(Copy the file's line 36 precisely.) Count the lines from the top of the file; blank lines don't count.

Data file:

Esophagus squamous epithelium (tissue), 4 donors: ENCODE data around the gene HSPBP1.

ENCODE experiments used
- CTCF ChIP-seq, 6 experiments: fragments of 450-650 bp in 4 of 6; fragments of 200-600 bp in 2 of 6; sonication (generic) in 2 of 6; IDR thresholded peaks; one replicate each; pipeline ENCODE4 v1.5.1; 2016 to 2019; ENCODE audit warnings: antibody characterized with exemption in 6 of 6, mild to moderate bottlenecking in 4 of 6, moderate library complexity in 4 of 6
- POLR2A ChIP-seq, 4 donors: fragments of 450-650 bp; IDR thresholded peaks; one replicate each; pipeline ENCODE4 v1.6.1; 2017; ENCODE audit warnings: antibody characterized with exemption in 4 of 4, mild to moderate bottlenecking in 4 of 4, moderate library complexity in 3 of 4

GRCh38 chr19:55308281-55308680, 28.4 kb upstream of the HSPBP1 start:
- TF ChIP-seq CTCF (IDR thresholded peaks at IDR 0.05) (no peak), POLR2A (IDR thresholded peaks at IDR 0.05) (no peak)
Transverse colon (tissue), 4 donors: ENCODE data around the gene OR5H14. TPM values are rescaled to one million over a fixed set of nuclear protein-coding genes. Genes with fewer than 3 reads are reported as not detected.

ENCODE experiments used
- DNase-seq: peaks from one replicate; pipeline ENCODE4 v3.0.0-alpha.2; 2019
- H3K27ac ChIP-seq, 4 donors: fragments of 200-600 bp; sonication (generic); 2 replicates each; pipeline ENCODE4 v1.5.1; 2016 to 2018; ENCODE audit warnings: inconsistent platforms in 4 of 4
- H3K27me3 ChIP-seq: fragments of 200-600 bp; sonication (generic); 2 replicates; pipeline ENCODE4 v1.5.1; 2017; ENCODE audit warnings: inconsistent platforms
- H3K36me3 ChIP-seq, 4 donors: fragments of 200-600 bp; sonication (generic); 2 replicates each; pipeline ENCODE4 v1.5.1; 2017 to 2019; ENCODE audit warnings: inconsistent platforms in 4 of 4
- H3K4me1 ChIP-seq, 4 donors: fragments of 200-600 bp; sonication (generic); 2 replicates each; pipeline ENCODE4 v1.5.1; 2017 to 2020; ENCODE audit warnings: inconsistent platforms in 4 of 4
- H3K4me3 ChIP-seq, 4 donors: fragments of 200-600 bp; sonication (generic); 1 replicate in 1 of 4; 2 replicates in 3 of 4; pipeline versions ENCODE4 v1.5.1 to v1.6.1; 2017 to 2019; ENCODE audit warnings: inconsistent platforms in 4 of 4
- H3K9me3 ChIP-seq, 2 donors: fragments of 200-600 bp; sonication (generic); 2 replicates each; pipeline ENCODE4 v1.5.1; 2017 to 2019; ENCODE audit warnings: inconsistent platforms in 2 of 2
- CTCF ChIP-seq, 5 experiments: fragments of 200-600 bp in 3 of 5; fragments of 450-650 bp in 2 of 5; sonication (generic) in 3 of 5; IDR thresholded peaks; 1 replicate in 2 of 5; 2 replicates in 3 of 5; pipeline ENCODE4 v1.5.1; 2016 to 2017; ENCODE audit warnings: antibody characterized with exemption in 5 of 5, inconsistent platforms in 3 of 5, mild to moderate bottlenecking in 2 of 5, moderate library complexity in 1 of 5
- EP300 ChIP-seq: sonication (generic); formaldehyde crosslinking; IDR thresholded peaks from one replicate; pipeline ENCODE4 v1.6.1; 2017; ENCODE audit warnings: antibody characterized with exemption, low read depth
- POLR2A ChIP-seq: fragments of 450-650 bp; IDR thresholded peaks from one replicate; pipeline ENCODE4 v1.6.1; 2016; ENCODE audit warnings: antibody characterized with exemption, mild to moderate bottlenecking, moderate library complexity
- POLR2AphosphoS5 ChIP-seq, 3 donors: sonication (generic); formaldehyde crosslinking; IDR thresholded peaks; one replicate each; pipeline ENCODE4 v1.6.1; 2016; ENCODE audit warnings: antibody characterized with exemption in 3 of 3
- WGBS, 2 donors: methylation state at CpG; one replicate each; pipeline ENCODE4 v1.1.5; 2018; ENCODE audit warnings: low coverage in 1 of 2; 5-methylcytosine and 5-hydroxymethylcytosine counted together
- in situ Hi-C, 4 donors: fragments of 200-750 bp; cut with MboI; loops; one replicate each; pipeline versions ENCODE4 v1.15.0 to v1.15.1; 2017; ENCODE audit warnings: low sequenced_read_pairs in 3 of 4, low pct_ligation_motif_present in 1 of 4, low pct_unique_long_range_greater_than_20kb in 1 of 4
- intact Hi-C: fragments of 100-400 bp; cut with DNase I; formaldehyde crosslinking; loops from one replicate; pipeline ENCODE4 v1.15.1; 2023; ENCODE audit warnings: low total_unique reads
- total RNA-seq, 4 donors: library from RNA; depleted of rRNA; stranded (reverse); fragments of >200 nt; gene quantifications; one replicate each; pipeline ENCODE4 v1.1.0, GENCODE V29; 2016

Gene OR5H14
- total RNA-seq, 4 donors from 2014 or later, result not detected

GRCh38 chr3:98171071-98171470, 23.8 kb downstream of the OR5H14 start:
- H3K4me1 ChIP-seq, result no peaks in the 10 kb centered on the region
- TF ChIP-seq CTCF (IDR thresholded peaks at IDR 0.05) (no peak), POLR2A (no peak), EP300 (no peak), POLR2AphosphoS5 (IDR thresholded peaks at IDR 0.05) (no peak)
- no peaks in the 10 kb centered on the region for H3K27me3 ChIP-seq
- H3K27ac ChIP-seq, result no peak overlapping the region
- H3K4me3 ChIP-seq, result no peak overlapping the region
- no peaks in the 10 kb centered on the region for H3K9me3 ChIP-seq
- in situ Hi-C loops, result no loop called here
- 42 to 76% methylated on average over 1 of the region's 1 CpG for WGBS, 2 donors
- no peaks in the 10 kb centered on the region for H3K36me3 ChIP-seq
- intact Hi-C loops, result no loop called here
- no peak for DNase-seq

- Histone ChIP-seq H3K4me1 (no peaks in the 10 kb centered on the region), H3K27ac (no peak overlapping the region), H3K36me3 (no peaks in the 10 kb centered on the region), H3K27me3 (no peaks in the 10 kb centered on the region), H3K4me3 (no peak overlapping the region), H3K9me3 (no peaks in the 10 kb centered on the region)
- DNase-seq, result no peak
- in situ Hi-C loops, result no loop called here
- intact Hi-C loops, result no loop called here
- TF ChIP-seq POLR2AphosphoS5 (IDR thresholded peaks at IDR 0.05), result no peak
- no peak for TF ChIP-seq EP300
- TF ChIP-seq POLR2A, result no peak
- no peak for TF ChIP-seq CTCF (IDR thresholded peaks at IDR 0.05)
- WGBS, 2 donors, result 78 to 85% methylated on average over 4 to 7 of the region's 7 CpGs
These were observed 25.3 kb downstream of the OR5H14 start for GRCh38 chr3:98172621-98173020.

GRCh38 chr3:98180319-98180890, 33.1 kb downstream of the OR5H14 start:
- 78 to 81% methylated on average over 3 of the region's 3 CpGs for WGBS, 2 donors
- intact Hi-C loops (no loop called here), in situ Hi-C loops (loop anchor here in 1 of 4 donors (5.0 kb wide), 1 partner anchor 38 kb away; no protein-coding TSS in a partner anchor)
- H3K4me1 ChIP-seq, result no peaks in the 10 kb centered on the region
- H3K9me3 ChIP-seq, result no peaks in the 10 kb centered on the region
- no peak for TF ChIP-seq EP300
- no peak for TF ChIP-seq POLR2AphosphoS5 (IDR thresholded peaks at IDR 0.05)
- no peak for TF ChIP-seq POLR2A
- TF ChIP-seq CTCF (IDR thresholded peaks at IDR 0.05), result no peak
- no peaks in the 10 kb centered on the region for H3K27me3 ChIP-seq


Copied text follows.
- intact Hi-C loops, result no loop called here